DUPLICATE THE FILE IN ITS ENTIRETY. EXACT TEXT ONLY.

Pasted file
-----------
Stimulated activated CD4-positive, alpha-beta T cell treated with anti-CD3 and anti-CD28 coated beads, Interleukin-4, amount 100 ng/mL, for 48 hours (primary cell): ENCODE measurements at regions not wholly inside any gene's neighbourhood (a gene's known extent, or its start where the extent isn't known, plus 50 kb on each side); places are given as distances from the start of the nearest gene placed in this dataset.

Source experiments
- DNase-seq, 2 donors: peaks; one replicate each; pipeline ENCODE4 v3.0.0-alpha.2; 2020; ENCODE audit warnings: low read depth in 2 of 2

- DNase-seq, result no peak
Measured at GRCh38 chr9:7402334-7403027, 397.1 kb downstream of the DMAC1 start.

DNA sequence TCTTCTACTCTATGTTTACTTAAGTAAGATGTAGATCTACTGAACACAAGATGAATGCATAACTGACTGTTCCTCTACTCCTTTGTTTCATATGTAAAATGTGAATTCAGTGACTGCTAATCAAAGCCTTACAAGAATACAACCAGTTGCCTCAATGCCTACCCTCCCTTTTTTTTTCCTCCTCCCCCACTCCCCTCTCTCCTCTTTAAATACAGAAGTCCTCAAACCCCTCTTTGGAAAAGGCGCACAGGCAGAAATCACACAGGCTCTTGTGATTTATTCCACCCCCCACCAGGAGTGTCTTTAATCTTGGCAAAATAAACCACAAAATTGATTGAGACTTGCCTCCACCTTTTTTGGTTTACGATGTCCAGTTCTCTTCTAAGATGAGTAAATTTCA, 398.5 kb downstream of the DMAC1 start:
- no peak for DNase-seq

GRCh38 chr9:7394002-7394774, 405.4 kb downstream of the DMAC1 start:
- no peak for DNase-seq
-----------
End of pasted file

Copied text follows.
Stimulated activated CD4-positive, alpha-beta T cell treated with anti-CD3 and anti-CD28 coated beads, Interleukin-4, amount 100 ng/mL, for 48 hours (primary cell): ENCODE measurements at regions not wholly inside any gene's neighbourhood (a gene's known extent, or its start where the extent isn't known, plus 50 kb on each side); places are given as distances from the start of the nearest gene placed in this dataset.

Source experiments
- DNase-seq, 2 donors: peaks; one replicate each; pipeline ENCODE4 v3.0.0-alpha.2; 2020; ENCODE audit warnings: low read depth in 2 of 2

- DNase-seq, result no peak
Measured at GRCh38 chr9:7402334-7403027, 397.1 kb downstream of the DMAC1 start.

DNA sequence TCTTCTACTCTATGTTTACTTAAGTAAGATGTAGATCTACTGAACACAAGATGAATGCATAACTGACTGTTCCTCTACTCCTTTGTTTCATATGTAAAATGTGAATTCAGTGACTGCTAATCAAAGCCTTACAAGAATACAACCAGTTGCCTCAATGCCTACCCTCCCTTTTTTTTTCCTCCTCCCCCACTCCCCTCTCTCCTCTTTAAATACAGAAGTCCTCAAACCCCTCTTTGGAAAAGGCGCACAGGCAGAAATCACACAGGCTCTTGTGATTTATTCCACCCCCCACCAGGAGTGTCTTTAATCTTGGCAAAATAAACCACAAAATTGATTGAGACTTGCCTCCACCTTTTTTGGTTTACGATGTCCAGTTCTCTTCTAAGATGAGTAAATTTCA, 398.5 kb downstream of the DMAC1 start:
- no peak for DNase-seq

GRCh38 chr9:7394002-7394774, 405.4 kb downstream of the DMAC1 start:
- no peak for DNase-seq